Archive for Thursday, February 28, 2013

Lawrence officer who died in auto accident had blood-alcohol level three times legal limit

February 28, 2013


A diagram of a Jan. 2 accident that killed Lawrence Police Officer Matthew Klock. According to the Kansas Highway Patrol, Klock had a blood-alcohol content of .259, three times the state's legal driving limit of .08.

A diagram of a Jan. 2 accident that killed Lawrence Police Officer Matthew Klock. According to the Kansas Highway Patrol, Klock had a blood-alcohol content of .259, three times the state's legal driving limit of .08.

Related document

KHP report of Klock fatality ( .PDF )

Matthew Edward Klock, 29, an officer with the Lawrence Police Department, died in a single-vehicle accident Jan. 2 in Lawrence.

Matthew Edward Klock, 29, an officer with the Lawrence Police Department, died in a single-vehicle accident Jan. 2 in Lawrence.

An off-duty Lawrence police officer who died in a single-vehicle accident Jan. 2 at the intersection of Sixth Street and Wakarusa Drive had a blood-alcohol content more than three times the legal limit, according to a report released Thursday by the Kansas Highway Patrol.

Matthew E. Klock, 29, died from injuries sustained when his 2012 Nissan Altima was headed east on Sixth Street and struck a metal traffic pole in the median at Wakarusa Drive. The accident occurred about 2 a.m., and Klock, who was not wearing a seatbelt, was pronounced dead at the scene.

The highway patrol report states that testing showed Klock's blood-alcohol content was .259. The state's legal driving limit is .08.

According to the report, there were no skid marks on the street and it's still unclear how and why Klock's vehicle drifted left into the median.

Klock, who is from the Derby area, had been a member of the Lawrence police since 2007.

The Lawrence Police Department also received the results of the report and issued a statement thanking the patrol for investigating the accident.

"We are saddened by the loss of Matt and our thoughts continue to be with the Klock family," the statement read. "The community support shown to the Department and the Klock family has been greatly appreciated during this difficult time. We thank the Kansas Highway Patrol, and the other agencies that assisted, for their thorough and professional investigation of the collision."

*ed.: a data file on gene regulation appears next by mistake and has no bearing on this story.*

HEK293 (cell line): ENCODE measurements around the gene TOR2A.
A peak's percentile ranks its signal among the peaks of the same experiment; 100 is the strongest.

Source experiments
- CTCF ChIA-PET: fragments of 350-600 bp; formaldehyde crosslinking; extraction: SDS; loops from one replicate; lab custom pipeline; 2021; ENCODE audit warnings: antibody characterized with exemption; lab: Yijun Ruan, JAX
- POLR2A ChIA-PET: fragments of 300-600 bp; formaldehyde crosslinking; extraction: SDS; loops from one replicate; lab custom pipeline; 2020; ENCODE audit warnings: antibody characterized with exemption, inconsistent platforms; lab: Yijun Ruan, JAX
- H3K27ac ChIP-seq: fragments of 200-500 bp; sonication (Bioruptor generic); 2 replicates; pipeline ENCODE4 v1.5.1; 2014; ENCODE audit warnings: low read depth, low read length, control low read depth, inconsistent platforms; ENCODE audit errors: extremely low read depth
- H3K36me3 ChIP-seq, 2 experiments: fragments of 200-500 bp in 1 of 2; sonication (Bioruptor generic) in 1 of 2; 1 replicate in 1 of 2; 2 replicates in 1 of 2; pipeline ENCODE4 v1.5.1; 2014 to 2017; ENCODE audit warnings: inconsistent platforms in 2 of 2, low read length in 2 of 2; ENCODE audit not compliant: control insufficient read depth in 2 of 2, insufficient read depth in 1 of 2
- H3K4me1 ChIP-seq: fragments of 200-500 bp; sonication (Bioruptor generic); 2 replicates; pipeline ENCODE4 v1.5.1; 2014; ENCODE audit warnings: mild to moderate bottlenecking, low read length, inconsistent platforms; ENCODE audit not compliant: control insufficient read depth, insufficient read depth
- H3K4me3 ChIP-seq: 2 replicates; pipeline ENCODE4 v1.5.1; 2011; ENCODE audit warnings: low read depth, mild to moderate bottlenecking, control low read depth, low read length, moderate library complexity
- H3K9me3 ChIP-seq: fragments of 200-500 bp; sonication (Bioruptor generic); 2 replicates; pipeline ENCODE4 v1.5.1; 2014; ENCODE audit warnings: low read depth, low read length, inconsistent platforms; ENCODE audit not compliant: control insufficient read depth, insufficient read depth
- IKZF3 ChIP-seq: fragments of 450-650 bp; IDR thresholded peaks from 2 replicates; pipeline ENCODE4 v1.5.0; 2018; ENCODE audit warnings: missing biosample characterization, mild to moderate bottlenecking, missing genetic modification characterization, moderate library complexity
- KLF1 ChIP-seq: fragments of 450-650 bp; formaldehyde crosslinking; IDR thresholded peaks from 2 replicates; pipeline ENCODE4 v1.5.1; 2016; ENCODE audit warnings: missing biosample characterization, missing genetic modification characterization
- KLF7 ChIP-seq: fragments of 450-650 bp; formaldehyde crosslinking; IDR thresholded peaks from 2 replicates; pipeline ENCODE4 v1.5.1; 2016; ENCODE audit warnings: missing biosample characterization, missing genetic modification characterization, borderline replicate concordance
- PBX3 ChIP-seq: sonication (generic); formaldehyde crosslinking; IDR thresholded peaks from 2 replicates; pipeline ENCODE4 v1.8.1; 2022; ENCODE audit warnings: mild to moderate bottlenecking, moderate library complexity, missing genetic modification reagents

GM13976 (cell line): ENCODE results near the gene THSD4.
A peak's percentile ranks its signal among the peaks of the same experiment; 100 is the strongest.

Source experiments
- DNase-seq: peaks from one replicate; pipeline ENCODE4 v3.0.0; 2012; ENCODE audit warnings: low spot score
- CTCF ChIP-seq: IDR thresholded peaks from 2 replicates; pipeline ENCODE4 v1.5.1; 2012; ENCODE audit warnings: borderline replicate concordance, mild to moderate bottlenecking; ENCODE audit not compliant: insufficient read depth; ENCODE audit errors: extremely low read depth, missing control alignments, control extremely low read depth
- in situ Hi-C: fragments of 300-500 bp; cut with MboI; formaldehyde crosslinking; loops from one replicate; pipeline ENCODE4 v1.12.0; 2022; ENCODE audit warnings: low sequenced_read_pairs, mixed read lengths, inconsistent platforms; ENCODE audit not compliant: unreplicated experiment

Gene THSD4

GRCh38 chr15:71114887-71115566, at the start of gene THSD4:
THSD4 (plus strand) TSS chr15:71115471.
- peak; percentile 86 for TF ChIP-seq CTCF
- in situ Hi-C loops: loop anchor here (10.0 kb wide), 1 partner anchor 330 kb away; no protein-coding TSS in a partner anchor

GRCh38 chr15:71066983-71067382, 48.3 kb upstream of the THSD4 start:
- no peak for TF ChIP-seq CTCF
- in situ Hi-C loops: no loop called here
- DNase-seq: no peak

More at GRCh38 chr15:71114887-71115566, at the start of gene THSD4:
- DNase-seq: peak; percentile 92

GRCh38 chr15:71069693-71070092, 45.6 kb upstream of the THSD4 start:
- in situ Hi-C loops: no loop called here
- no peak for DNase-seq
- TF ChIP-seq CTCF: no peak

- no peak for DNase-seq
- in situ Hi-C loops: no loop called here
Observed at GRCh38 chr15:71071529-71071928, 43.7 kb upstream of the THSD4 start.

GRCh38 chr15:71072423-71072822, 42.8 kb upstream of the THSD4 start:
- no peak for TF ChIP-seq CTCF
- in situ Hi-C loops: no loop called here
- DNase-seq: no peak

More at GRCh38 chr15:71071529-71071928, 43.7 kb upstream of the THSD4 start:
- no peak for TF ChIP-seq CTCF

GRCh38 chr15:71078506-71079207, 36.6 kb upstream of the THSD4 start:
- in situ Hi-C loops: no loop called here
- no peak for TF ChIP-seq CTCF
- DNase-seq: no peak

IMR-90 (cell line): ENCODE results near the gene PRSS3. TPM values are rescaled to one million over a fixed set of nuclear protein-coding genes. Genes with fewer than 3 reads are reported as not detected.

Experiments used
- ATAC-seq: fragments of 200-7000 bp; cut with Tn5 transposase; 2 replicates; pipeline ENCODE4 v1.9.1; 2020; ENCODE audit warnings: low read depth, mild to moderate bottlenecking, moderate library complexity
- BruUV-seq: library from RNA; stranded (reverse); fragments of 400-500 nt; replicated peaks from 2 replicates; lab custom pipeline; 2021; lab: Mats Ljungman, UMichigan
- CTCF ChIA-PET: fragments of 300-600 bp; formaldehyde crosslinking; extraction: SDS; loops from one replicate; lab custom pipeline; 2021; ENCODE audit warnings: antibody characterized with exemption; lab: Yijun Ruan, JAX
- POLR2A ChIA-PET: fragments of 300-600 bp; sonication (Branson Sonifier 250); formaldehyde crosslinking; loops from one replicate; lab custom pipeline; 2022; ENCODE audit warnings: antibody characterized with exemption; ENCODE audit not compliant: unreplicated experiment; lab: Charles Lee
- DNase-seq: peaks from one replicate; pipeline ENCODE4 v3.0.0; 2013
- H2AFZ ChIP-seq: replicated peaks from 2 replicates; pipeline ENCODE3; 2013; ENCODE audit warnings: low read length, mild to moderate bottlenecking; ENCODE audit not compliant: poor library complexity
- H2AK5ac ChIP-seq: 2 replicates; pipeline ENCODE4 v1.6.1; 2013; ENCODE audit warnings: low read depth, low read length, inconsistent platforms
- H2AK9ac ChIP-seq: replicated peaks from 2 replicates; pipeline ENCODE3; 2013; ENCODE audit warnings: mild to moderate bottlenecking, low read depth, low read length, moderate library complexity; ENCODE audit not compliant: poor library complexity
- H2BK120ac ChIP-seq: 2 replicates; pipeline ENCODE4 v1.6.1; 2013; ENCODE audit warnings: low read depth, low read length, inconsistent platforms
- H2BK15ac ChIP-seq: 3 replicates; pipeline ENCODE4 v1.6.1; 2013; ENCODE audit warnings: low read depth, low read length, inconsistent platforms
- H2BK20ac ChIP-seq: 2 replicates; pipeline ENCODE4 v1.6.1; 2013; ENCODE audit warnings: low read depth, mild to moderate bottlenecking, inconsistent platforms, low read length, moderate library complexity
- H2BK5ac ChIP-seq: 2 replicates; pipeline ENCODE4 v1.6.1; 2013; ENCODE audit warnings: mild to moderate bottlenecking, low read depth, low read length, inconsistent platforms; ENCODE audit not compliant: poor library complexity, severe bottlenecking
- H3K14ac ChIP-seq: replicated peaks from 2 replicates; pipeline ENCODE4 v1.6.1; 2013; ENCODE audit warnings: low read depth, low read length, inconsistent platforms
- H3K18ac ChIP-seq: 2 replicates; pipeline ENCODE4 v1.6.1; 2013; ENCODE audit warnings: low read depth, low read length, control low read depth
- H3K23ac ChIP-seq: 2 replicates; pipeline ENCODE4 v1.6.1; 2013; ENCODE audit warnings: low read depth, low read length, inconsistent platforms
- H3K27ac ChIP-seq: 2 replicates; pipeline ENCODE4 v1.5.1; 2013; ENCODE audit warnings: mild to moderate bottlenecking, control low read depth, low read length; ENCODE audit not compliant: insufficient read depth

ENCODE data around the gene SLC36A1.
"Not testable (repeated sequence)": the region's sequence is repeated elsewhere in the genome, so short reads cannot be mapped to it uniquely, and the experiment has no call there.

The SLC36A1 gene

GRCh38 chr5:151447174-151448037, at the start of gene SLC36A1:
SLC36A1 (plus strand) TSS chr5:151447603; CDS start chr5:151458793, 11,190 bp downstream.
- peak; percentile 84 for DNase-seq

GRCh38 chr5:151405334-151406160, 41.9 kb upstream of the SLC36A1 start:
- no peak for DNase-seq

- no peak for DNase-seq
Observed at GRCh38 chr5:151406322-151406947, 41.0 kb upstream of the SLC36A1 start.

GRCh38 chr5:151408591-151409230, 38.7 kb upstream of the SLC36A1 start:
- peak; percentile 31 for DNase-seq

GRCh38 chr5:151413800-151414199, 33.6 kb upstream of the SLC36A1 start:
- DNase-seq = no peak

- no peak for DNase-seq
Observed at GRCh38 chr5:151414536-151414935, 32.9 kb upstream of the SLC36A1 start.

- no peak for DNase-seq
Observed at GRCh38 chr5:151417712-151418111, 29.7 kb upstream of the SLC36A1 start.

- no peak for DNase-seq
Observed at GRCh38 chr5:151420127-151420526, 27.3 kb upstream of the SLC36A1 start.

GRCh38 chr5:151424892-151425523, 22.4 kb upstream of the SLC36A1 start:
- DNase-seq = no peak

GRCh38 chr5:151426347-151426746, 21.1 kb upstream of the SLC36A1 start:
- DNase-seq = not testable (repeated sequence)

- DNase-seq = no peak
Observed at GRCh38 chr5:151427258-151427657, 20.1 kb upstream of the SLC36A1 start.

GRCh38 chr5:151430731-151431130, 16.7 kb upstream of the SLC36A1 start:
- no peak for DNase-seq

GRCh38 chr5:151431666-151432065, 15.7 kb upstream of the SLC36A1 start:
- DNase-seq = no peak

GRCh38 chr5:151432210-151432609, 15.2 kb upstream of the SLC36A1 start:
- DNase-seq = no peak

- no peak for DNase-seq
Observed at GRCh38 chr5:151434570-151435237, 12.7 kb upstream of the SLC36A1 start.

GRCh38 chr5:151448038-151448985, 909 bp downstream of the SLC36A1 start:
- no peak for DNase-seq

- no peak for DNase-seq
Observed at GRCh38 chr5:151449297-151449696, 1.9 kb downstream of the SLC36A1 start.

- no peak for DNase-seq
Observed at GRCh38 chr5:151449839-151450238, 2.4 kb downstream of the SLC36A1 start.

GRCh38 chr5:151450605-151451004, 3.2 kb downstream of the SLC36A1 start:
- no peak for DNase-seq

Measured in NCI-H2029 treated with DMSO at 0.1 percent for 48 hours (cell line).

msezdsit 4 years ago

Never could figure out why information like this must be released posthumously. It doesn't change anything. Just allow Mr. Klock to rest in peace.

Bob Forer 4 years ago

At the very least, it reminds all of us of the real dangers of drinking and driving.

elliottaw 4 years ago

Seriously, so using your logic Fred Phelps is a good representation of all people from Kansas, because he is from Kansas so everyone there must be just like him

MarcoPogo 4 years ago

Logic is being used! Somebody wake up the Dormouse!

Bob Forer 4 years ago

Remember what the dormouse said Feed your head, feed your head

elliottaw 4 years ago

So in your eyes all cops abuse power? You live in a really dark place.

elliottaw 4 years ago

And I quote you here "cops everywhere abuse power"

Leslie Swearingen 4 years ago

And, also his family and friends. Those of us who have driven drunk or rode with drivers who were drunk should stop at this point and realize that it was just the roll of the cosmic dice that this has never happened to them.


avarom 4 years ago

One important reason to include Alcohol in the drug testing hiring process....especially for the safety of others.

Bob Forer 4 years ago

Problem with testing for alcohol is that it leaves your system very quickly, which is why few companies test for alcohol in the hiring process. If someone is under the influence of alcohol, that fact is usually very easily discernible without chemical testing.

jafs 4 years ago

I find it odd that they say "it's unclear how and why" this happened. It obviously happened because the guy was so drunk.

And, yes, I think it's important that we are all more careful out there - don't drink and drive, folks.

gsxr600 4 years ago

Clearly this story can't change what happened. It's still terrible for the family and all that cared for him, but it's still newsworthy. He was a public servant. As a public servant you are held to a higher standard, especially as a law enforcement officer. On or off-duty events like these will always be publicized because the public has the right to know. We are the ones paying their salary. It's the same way for politicians, heads of local government, and even the lowliest private in the Army. Once you are elected or sign-up for the position, your life is transparent publicly and privately.

kawrivercrow 3 years, 12 months ago

"...and look where that leads you." It leads you to hold yourself to a higher standard if you are an elected official. I see absolutely nothing wrong with that.

Haiku_Cuckoo 4 years ago

They're probably still saying that it was wrong to make assumptions before any toxicology results had been made available.

kawrivercrow 3 years, 12 months ago

You are probably right, generally speaking. I actually did once defend a young man in similar circumstances on this board once. Later, after the tox report showed he was impaired, despite the ironic situation where the sober, fatally wounded driver was the one who made the primary traffic error that caused the accident. Because the young man was not sober, he was still charged with vehicular homicide...a sad outcome for all involved.

cowboy 4 years ago

be curious to know which bar he left prior to the accident

Cant_have_it_both_ways 4 years ago

I'll bet if he had just been pulled over for being drunk, the "Brotherhood" would have protected him. You can bet, in most cases, there are two sets of rules.

Bob Forer 4 years ago